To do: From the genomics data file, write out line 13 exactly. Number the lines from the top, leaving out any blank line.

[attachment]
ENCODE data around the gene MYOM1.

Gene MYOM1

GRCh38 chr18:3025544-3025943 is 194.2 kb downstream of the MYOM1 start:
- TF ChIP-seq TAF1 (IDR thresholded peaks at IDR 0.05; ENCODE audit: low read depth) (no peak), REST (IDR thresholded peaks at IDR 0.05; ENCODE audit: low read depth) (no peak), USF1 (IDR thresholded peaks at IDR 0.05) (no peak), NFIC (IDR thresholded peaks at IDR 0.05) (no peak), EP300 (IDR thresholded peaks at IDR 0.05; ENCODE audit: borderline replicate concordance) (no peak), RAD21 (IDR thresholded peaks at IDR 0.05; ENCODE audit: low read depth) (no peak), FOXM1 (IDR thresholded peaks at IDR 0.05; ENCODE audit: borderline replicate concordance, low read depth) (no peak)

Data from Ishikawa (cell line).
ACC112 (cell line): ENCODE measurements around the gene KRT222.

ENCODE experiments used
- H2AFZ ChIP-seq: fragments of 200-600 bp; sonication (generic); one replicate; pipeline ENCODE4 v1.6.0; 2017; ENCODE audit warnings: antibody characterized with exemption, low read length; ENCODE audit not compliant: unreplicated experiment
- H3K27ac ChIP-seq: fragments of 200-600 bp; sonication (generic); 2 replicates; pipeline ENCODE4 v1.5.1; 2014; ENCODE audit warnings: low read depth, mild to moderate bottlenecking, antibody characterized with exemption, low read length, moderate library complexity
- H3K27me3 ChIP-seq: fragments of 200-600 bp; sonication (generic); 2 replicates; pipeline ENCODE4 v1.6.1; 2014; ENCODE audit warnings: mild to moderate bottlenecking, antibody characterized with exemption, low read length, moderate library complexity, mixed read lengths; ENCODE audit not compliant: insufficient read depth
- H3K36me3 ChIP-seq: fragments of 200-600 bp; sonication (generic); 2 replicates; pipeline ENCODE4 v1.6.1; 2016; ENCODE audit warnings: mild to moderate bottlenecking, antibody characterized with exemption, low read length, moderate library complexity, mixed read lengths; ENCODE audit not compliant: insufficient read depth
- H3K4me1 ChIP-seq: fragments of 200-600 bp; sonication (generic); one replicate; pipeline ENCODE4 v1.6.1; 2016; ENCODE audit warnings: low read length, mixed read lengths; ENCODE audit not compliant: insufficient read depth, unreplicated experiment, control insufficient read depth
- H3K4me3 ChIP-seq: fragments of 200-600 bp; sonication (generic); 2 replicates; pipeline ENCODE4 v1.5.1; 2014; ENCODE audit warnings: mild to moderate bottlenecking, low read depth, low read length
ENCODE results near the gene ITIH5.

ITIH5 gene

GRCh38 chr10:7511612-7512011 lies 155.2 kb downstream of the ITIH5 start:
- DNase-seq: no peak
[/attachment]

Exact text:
- H3K4me3 ChIP-seq: fragments of 200-600 bp; sonication (generic); 2 replicates; pipeline ENCODE4 v1.5.1; 2014; ENCODE audit warnings: mild to moderate bottlenecking, low read depth, low read length